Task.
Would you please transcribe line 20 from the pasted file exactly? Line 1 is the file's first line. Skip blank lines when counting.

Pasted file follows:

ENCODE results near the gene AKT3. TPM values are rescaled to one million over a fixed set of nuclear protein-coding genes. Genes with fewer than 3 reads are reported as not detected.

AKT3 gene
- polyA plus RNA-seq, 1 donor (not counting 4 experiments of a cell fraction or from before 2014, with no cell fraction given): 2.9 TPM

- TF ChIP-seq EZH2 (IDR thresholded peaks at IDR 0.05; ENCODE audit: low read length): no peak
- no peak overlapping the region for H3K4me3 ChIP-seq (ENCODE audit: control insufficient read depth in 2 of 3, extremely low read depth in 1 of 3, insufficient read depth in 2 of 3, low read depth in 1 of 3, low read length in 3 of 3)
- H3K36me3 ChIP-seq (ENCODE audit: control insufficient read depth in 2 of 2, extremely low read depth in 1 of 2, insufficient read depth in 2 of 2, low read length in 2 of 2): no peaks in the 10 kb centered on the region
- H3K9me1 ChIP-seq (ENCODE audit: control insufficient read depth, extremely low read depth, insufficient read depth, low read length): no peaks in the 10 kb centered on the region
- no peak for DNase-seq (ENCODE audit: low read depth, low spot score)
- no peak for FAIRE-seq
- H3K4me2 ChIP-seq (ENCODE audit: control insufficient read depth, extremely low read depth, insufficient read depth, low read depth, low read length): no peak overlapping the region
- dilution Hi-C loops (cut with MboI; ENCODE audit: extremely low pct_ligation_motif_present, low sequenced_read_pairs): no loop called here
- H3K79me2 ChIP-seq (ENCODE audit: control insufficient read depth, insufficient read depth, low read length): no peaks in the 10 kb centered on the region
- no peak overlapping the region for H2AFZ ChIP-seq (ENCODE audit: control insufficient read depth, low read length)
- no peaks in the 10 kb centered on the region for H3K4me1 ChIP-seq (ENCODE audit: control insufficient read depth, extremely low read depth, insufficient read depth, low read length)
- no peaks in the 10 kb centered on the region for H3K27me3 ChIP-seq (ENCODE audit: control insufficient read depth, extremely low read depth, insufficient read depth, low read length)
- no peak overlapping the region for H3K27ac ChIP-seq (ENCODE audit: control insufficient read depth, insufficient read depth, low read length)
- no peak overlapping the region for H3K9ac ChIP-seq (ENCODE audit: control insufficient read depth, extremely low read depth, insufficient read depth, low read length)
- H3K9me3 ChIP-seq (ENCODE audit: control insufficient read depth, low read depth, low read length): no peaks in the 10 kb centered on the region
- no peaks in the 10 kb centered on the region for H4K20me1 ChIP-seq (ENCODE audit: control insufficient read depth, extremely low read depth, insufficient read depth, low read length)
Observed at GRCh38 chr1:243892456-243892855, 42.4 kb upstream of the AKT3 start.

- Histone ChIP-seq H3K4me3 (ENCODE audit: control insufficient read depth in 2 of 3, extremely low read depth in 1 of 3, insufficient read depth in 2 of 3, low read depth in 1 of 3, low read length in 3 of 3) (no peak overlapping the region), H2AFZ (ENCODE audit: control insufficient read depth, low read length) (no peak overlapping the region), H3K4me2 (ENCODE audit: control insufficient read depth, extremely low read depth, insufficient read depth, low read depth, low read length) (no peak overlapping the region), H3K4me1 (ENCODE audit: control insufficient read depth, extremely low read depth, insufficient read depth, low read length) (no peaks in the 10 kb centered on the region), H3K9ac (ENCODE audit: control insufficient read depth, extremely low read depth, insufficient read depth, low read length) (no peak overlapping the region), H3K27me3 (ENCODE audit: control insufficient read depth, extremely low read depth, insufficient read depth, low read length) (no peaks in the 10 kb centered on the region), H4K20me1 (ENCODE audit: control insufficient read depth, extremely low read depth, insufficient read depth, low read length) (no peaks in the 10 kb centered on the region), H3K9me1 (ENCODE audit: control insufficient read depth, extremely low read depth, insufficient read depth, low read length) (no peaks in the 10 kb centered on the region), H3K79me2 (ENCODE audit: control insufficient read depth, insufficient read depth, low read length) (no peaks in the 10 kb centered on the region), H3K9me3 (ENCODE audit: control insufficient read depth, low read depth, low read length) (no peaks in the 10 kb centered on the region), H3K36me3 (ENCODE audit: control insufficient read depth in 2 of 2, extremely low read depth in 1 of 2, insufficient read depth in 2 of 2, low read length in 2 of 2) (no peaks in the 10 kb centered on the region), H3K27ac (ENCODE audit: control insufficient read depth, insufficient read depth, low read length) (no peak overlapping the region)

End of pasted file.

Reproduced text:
Observed at GRCh38 chr1:243892456-243892855, 42.4 kb upstream of the AKT3 start.